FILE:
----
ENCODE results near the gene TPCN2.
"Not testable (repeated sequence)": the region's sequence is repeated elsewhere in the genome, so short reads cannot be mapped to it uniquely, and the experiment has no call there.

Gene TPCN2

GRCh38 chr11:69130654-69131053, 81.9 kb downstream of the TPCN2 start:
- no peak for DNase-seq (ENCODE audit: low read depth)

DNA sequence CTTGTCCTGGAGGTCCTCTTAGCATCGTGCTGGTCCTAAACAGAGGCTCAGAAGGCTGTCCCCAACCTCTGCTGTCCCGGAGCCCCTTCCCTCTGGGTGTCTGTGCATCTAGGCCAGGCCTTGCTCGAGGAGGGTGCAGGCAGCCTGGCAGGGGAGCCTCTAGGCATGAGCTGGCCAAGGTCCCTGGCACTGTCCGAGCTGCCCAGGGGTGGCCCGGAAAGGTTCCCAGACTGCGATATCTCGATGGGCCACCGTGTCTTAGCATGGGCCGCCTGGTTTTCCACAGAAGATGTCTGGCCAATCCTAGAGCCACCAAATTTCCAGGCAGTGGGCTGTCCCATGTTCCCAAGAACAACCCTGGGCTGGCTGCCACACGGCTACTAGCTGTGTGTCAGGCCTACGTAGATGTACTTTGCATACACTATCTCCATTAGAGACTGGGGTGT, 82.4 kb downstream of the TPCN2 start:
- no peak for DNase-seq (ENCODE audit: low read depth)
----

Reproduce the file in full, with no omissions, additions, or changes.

ENCODE results near the gene TPCN2.
"Not testable (repeated sequence)": the region's sequence is repeated elsewhere in the genome, so short reads cannot be mapped to it uniquely, and the experiment has no call there.

Gene TPCN2

GRCh38 chr11:69130654-69131053, 81.9 kb downstream of the TPCN2 start:
- no peak for DNase-seq (ENCODE audit: low read depth)

DNA sequence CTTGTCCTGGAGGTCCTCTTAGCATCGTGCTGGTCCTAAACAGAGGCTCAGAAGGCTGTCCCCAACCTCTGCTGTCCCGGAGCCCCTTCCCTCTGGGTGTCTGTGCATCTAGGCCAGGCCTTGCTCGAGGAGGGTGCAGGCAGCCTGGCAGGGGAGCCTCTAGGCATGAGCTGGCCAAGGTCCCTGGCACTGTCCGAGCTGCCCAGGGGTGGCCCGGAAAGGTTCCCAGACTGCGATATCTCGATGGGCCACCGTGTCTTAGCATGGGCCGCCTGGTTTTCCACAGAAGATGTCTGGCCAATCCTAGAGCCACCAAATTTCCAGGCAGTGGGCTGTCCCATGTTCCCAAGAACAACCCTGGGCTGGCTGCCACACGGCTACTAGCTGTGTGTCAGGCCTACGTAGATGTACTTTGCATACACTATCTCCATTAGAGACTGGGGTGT, 82.4 kb downstream of the TPCN2 start:
- no peak for DNase-seq (ENCODE audit: low read depth)